Chemotherapy is a type of treatment that uses drugs to kill cancer cells or stop them from growing. Chemotherapy treatment may include one type of drug or a mix of two or more drugs. Your Oncologist will tell you the best options for you.
Chemotherapy treatment is often given in the Chemotherapy Suite or "Chemo Suite" found on the 4th floor of the Grand River Regional Cancer Centre. Some of the Waterloo Wellington Regional Cancer Program partner sites (opens in new window) also can give chemotherapy. Ask your health care team about care closer to your home.
Chemotherapy can be given:
- In a pill form (oral chemotherapy)
- Through a vein in your body (intravenous (IV) chemotherapy)
- By injection into your muscle or under your skin
If you are offered chemotherapy you will:
- Be asked to sign a treatment consent form
- Meet with your nurse to review the treatment and side effects
- Have your treatment booked and a schedule printed for you
- Meet with your cancer pharmacist on your first treatment day to review your pills, supplements and/or vitamins
- It is very important that you fill out Your Symptoms Matter (opens in new window) at each follow-up visit to monitor your symptoms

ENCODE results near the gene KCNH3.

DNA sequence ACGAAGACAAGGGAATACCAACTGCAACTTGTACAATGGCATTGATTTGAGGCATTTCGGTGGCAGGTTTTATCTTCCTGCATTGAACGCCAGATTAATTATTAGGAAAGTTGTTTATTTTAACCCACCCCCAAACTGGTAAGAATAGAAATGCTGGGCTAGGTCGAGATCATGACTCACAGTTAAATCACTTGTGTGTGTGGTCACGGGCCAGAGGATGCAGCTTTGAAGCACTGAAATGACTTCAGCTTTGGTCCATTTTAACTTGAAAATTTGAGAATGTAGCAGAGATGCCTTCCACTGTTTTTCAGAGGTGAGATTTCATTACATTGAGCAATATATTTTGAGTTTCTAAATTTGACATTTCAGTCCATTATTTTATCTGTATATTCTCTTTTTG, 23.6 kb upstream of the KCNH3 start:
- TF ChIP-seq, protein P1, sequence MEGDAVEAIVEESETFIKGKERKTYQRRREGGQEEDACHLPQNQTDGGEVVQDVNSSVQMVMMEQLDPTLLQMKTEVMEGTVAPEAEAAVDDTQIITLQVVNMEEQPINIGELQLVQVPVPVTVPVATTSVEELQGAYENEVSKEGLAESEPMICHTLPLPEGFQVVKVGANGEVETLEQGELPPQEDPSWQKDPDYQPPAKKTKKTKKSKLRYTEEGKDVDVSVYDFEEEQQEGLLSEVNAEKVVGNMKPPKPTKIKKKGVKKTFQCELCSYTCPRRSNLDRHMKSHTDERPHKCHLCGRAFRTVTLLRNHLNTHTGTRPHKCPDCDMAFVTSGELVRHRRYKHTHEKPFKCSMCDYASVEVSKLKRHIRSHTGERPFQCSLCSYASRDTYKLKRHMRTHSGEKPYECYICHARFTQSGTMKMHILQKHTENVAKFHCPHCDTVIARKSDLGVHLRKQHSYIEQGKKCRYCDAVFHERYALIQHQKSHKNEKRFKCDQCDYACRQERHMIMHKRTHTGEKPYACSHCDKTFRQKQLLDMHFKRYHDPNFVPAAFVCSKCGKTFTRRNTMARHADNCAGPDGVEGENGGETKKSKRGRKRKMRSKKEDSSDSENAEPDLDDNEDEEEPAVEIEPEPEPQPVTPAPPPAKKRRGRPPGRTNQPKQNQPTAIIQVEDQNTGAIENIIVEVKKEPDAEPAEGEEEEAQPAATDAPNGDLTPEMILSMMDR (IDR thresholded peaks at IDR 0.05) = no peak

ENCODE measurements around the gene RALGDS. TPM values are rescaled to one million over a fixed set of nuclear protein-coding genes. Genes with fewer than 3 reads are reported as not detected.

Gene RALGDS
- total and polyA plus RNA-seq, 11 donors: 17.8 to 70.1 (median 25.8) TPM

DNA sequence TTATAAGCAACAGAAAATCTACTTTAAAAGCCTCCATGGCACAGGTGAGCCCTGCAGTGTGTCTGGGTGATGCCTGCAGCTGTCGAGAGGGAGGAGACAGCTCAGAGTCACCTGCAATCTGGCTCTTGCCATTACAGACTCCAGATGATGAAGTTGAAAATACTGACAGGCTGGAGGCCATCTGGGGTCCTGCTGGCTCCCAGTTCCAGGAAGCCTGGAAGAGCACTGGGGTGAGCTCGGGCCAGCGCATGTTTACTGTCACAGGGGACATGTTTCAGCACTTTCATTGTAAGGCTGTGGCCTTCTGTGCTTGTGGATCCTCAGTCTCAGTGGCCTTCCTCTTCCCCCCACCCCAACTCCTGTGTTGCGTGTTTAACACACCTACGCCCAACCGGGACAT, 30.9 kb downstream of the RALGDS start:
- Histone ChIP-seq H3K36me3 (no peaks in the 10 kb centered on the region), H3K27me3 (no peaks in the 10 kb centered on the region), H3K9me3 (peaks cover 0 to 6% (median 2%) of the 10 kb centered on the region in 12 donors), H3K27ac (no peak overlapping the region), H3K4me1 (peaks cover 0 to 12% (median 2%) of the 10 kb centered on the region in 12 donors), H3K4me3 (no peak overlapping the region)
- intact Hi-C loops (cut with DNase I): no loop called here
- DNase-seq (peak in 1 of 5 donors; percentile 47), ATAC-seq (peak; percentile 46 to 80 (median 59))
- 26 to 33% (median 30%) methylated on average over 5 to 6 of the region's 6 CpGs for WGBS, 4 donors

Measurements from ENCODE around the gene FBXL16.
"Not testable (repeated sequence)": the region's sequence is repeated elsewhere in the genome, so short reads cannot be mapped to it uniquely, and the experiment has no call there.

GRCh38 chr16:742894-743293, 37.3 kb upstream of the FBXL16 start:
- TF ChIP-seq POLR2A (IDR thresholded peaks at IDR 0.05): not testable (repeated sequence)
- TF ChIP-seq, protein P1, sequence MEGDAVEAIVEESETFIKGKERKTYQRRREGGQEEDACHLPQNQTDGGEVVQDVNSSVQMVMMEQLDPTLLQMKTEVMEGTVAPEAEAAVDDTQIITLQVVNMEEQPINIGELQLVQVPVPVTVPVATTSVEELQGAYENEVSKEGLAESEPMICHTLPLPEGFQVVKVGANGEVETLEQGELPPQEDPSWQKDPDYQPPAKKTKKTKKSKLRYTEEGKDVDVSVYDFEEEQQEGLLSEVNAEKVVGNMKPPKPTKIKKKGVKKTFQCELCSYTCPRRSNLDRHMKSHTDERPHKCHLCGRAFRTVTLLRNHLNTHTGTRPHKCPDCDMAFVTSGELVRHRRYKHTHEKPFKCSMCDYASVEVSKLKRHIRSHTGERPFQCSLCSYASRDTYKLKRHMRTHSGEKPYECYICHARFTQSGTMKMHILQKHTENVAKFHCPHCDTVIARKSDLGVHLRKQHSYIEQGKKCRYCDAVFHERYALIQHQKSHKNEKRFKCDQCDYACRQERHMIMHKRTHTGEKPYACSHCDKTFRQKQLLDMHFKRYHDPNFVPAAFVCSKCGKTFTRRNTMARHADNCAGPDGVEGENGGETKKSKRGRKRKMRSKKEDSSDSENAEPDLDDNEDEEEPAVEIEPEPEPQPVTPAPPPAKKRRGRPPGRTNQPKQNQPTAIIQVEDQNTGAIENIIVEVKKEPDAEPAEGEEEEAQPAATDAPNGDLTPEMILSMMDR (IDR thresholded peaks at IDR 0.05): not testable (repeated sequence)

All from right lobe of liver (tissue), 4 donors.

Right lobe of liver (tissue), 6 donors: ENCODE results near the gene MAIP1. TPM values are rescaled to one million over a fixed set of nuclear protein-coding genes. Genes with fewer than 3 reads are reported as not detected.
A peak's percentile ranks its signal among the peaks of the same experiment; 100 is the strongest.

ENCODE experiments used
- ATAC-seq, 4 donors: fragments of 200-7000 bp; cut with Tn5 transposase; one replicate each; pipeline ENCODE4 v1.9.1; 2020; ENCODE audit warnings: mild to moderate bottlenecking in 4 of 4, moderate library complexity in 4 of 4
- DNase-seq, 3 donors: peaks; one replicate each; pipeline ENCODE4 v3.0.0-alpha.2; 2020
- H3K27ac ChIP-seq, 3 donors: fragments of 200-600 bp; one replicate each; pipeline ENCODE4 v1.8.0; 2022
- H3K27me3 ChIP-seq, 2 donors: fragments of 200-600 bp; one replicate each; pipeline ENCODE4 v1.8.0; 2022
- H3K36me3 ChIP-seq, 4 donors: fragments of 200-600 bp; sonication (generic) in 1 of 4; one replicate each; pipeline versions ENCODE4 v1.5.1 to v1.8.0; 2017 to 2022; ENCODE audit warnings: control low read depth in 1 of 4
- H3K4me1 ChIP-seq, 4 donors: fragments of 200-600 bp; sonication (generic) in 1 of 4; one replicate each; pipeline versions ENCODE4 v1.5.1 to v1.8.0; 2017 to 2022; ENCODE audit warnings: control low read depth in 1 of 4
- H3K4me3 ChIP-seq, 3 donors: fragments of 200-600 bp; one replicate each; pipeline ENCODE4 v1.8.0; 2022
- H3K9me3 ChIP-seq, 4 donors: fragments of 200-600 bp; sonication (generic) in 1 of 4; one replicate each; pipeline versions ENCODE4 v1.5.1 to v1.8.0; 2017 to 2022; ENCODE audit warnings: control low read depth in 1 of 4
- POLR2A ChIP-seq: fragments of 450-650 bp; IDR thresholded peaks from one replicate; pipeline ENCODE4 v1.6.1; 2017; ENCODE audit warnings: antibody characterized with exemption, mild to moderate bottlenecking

- You may not always get your chemotherapy at a cancer centre or cancer site. Some chemotherapy is given in a pill form that you will take at home
- Your Oncologist will tell you how many treatments you will need
- If you have any questions while getting chemotherapy ask your clinic nurse or chemo suite nurse
- Unless told by your team, you can eat before and during your treatment. Make sure to pack snacks as some treatments can be long
- One care giver or support person can sit with you during your treatment or visit with you virtually (using a phone, tablet or cancer centre iPad)
- Your treatment plan may change over time
A central line is a thin, flexible catheter (tube) that will get placed into a vein in your neck, arm or chest.
A central line might be left in your body for weeks or months. It can deliver chemotherapy fluids, IV medications, IV fluids or nutrition. It may allow for less skin pricks.
You might hear the term "PICC line" during your visits. A PICC line is a Peripherally Insterted Central Catheter. It is put into a large vein on the inside of your arm, close to your elbow. The line travels inside of your vein to the top of your heart.
Implanted Device (Port-A-Cath)
An implanted device (a.k.a Port-A-Cath) is a small round titanium or plastic chamber. The top has a silicone (plastic) cover that will self seal after it is accessed by a special needle.
The port is placed under your skin. It can be on the right or left side of your chest. The catheter will travel under your skin, into a large vein near the collarbone through to the top of your heart.
For more information about ports visit the Memorial Sloan Kettering Cancer Centre web page, About Your Implanted Port (opens in new window).